140:31       Cecil,] Cecil, 78
Editor’s Note
140:33 Cf. Hamlet, V.i.231–3: Laertes says of his sister Ophelia, 'Lay her in the earth / And from her fair and unpolluted flesh / May violets spring.'
Editor’s Note
140:40 Cf. Hamlet, III.ii.355–8: 'Why, look you now, how unworthy a thing you make of me. You would play upon me, you would seem to know my stops, you would pluck out the heart of my mystery, you would sound me from my lowest note to the top of my compass.'
Editor’s Note
141:33 The Paris morgue was located on the Quai de l'Archevêché near Notre Dame cathedral from 1864 until 1921, very close to the Seine. Thousands of local Parisians and tourists flocked daily to the bizarre spectacle displayed on black marble slabs behind a large glass-window framed by green curtains: the bodies of the anonymous dead, murdered or drowned, laid out for the public to view and potentially identify. Émile Zola's novel Therèse Raquin (1867) contains a long and evocative description of a visit to the morgue.
Editor’s Note
141:34 In Munich, the Old South Cemetery (Alter Südfriedhof) was founded in 1563 for the many dead after an outbreak of the plague. From 1788 until 1868 it was the only cemetery in Munich; it houses the tombs of many eighteenth- and nineteenth-century celebrities. The mortuary was inaugurated in 1819; whether Pater visited or simply read detailed accounts of Bavarians' funerary habits remains unknown. The cemetery closed for new burials in 1944 and now serves as a park and an open-air museum.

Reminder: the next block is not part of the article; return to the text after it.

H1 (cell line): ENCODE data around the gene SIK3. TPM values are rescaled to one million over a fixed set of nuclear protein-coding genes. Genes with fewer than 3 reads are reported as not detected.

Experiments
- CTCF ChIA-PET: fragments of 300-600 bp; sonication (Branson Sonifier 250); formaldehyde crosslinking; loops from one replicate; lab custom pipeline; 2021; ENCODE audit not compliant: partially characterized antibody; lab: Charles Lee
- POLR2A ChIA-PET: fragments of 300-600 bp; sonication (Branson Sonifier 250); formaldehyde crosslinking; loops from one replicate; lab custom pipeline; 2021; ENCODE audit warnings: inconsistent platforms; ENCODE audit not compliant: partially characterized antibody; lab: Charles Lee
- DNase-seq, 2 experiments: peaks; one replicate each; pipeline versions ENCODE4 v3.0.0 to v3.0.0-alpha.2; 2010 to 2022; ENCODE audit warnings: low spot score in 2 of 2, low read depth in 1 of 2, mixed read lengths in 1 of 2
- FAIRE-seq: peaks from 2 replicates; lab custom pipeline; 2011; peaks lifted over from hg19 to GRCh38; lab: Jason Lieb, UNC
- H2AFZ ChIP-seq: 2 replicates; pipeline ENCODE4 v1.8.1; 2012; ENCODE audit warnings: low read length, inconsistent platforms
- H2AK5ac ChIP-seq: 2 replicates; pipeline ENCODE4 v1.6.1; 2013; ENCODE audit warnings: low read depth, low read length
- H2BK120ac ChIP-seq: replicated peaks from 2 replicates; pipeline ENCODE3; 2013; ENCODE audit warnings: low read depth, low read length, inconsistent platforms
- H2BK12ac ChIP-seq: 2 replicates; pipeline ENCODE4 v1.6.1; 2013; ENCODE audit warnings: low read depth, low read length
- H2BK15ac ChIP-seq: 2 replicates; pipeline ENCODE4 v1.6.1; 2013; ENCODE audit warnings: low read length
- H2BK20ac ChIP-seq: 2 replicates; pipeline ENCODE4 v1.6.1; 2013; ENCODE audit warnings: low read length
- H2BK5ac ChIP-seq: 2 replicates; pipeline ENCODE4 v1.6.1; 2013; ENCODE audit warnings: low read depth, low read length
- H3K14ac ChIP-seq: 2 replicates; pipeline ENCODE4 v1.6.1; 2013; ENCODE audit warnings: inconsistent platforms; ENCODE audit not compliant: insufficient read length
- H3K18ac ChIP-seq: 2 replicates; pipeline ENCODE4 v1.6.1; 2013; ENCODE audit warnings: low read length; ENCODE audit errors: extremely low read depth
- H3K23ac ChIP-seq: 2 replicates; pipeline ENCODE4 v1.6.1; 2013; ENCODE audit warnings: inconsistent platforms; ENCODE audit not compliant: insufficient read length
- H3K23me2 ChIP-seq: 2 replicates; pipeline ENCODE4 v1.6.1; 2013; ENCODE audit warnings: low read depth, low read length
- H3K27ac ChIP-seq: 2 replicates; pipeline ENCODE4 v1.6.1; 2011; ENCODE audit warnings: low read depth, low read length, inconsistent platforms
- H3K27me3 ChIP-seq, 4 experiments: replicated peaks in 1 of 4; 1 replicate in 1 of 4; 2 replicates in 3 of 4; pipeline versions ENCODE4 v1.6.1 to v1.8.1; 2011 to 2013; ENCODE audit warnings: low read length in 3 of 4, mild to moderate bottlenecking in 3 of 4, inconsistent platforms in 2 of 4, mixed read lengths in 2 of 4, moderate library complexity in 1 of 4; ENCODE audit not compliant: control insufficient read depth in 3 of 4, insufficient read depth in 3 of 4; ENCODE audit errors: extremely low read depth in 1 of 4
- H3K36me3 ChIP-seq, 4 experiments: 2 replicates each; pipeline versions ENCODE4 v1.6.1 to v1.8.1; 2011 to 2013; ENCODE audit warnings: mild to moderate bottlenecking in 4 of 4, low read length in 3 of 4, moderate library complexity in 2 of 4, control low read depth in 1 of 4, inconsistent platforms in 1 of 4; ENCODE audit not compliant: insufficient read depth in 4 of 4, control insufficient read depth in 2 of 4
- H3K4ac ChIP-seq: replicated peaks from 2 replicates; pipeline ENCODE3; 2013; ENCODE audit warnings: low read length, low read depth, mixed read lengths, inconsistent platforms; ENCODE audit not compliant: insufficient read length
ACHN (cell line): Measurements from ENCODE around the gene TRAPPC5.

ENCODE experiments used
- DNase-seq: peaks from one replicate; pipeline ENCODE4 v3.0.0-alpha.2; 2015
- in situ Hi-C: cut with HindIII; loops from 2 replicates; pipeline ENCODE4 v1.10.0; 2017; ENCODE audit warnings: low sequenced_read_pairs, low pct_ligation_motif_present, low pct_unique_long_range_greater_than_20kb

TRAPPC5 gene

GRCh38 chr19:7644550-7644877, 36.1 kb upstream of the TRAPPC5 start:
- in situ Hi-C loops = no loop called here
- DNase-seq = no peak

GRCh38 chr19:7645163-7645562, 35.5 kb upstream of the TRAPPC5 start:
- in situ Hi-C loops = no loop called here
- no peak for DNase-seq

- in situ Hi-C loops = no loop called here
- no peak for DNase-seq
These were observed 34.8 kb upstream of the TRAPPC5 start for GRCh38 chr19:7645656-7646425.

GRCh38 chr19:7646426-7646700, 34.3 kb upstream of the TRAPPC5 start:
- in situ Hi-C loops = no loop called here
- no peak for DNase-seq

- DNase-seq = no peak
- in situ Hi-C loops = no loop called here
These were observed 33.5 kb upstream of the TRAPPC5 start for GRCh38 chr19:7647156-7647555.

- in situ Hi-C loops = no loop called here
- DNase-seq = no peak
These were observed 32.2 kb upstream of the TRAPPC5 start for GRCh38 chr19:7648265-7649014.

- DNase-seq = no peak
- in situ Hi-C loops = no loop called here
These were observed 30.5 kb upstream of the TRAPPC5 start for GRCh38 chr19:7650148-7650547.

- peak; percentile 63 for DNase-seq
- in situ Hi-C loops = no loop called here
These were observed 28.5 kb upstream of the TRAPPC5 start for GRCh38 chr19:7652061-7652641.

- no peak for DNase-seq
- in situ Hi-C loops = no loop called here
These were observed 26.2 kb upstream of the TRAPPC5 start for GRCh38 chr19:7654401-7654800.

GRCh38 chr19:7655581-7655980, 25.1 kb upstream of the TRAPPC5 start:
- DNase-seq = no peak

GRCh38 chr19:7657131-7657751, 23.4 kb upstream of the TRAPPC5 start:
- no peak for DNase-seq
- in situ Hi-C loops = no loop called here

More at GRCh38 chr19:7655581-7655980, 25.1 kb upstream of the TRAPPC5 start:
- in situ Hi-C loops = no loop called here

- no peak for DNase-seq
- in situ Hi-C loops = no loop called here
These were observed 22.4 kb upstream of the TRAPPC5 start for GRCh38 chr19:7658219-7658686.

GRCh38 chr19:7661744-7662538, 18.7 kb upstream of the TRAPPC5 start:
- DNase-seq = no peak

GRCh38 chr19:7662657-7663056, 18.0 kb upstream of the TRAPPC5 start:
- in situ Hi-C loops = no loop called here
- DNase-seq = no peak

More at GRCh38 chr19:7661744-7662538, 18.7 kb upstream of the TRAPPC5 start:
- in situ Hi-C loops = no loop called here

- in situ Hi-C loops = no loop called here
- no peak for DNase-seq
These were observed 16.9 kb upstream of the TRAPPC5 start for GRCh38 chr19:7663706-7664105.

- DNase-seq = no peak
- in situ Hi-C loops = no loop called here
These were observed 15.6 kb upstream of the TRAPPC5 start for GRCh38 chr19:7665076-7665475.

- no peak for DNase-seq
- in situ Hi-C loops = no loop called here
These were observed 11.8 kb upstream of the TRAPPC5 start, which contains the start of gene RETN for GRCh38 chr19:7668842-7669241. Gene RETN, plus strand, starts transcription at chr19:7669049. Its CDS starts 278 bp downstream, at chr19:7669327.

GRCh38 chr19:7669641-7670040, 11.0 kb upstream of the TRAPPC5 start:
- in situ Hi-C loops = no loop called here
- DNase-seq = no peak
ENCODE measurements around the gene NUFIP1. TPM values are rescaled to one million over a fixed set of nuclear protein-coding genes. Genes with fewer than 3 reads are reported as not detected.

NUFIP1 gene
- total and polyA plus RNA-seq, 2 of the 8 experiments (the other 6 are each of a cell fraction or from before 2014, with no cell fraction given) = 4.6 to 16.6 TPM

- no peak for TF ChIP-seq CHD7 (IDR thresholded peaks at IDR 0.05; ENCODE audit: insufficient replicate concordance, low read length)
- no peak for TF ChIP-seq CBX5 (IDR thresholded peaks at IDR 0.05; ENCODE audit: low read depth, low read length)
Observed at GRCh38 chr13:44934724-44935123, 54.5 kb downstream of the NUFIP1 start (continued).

Editor’s Note
142:1 Cf. Luke 14:14: 'And thou shalt be blessed; for they cannot recompense thee: for thou shalt be recompensed at the resurrection of the just.'
Critical Apparatus
142:4       Joshua's] Joshua's 78
Editor’s Note
142:4 Cf. Josh. 5:13–15: 'And it came to pass, when Joshua was by Jericho, that he lifted up his eyes and looked, and behold, there stood a man over against him with his sword drawn in his hand: and Joshua went unto him, and said unto him, Art thou for us, or for our adversaries? and he said, Nay; but as captain of the host of the Lord am I now come. And Joshua fell on his face to the earth, and did worship, and said unto him, What saith my lord unto his servant? and the captain of the Lord's host said unto Joshua, Loose thy shoe from off thy foot; for the place whereon thou standest is holy. And Joshua did so.'